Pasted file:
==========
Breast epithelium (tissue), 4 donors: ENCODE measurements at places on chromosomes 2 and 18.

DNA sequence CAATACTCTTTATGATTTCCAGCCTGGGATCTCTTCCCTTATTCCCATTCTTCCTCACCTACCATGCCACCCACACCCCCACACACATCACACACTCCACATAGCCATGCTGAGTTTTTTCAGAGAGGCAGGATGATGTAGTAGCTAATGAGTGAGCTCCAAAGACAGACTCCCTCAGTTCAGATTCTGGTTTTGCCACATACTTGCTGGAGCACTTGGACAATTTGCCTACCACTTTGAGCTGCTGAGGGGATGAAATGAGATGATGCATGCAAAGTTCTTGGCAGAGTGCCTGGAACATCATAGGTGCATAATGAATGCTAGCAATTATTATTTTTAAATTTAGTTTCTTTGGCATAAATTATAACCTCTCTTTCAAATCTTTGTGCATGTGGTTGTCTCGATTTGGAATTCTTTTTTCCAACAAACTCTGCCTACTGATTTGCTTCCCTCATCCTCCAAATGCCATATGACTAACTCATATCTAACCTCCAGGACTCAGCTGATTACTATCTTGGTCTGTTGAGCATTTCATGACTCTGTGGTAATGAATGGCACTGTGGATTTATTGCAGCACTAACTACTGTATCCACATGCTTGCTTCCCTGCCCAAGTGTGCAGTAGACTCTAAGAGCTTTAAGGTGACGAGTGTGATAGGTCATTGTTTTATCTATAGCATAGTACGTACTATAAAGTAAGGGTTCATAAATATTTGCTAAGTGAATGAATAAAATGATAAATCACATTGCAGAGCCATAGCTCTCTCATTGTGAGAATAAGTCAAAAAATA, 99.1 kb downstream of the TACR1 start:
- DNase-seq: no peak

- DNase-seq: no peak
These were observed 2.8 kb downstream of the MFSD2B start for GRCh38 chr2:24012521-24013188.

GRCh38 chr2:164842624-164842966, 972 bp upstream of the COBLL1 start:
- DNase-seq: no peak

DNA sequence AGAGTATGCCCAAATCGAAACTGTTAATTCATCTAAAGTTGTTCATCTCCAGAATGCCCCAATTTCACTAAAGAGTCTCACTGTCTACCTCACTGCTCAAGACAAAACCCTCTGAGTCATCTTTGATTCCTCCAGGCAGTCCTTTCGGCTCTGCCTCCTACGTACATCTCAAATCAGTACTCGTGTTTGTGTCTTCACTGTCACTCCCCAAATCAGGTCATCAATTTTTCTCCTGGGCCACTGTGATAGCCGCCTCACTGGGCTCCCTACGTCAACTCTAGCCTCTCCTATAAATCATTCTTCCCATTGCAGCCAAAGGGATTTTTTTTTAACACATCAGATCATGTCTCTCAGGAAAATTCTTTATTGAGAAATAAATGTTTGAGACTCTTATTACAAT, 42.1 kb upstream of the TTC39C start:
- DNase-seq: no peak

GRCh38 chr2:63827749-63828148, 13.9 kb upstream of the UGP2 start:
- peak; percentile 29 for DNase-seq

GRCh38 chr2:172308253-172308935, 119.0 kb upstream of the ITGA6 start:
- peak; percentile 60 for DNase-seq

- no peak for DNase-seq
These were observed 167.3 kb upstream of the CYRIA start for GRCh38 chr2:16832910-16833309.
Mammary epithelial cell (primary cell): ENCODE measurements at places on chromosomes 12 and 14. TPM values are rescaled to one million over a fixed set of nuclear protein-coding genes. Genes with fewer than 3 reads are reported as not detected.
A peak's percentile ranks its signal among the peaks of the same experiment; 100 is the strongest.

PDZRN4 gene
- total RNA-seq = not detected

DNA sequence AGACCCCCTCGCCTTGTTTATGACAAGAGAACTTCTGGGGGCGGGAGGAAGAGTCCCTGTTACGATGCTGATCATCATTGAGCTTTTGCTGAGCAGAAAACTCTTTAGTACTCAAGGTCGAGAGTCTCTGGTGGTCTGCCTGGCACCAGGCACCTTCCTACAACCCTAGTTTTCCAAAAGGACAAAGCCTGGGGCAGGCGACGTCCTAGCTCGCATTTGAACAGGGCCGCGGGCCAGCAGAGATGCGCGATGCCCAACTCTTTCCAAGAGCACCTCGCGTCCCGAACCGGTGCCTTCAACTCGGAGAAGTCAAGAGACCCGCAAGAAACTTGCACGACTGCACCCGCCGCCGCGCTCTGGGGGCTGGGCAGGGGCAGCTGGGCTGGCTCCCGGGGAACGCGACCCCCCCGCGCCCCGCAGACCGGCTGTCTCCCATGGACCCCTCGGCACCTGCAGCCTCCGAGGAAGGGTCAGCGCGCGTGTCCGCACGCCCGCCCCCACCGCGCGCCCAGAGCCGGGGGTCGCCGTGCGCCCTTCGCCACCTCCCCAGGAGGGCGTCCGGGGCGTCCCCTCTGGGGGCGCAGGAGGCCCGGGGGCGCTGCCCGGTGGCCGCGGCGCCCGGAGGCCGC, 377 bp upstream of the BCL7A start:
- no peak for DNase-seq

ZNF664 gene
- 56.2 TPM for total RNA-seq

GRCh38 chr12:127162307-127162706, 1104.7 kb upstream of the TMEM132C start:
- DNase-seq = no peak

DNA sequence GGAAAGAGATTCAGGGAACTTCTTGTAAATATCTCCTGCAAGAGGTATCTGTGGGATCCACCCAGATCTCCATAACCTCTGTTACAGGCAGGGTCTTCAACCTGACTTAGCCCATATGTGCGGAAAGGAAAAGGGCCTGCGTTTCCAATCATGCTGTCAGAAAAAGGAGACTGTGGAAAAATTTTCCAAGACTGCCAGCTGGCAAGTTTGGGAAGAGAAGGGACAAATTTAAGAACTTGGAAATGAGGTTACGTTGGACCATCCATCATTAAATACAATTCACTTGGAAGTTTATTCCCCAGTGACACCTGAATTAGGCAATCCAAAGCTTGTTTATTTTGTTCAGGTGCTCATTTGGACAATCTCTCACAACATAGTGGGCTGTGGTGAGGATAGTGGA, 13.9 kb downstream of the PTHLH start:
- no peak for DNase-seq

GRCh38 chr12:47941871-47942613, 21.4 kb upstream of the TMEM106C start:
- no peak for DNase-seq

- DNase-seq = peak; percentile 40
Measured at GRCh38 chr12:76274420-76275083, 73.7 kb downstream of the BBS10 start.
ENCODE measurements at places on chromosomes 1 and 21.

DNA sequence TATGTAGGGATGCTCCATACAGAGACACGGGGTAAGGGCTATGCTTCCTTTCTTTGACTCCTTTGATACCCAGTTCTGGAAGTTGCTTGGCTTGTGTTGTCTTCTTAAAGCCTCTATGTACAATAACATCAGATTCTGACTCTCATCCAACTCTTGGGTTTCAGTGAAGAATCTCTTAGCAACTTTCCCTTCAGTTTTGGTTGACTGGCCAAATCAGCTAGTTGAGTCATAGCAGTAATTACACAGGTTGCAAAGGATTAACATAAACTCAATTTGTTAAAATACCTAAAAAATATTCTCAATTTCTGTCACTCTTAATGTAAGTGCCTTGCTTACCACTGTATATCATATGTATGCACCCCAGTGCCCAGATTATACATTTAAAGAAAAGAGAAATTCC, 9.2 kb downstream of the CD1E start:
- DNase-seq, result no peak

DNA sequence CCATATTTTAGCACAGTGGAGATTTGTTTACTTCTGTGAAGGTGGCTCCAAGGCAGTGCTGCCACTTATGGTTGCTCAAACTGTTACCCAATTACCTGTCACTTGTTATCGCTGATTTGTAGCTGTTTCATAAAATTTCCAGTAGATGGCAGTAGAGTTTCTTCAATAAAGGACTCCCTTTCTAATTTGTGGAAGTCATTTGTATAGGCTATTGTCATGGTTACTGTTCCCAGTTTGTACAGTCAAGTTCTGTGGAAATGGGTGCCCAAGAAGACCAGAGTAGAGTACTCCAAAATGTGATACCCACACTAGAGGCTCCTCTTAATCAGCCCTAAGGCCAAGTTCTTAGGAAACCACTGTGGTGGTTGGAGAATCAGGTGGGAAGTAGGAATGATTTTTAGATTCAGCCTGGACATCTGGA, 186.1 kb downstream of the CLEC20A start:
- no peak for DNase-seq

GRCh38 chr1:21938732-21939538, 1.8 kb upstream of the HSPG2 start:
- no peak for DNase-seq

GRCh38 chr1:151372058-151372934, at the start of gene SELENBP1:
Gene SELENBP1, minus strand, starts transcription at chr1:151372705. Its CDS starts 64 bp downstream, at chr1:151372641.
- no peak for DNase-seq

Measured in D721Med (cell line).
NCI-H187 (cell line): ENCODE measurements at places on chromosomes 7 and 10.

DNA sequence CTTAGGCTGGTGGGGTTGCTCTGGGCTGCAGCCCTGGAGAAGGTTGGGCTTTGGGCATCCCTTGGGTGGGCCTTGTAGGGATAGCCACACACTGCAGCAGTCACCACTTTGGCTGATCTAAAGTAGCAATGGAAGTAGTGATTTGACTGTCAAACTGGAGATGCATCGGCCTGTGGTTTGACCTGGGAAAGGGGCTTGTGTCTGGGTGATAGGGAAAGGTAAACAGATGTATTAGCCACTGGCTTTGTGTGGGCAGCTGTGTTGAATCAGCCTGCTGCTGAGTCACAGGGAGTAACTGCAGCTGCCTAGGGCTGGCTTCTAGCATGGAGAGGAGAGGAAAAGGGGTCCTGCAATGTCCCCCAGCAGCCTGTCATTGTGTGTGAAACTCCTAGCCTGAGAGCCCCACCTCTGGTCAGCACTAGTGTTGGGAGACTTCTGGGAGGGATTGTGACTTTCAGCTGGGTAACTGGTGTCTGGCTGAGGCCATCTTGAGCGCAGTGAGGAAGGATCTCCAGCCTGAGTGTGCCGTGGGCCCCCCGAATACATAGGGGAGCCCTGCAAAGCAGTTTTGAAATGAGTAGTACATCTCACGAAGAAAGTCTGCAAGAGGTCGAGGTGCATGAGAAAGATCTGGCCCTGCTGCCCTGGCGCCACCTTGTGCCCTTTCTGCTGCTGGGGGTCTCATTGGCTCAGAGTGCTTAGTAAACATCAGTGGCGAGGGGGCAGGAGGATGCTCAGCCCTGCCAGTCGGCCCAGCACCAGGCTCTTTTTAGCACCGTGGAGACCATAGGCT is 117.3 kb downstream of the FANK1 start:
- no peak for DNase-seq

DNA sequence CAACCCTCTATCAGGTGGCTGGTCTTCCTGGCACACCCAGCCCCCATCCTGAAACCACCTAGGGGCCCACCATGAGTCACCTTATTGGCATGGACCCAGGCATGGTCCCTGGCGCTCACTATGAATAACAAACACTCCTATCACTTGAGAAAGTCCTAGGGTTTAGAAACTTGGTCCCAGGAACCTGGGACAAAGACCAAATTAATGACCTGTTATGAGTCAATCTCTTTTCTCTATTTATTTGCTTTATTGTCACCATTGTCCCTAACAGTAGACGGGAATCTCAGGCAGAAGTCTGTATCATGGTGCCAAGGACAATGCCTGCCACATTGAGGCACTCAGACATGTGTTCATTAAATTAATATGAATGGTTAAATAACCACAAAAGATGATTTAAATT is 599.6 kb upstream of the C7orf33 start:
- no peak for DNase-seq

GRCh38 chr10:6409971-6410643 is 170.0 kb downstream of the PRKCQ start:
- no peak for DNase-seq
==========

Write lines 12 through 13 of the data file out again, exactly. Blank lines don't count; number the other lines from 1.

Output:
GRCh38 chr2:172308253-172308935, 119.0 kb upstream of the ITGA6 start:
- peak; percentile 60 for DNase-seq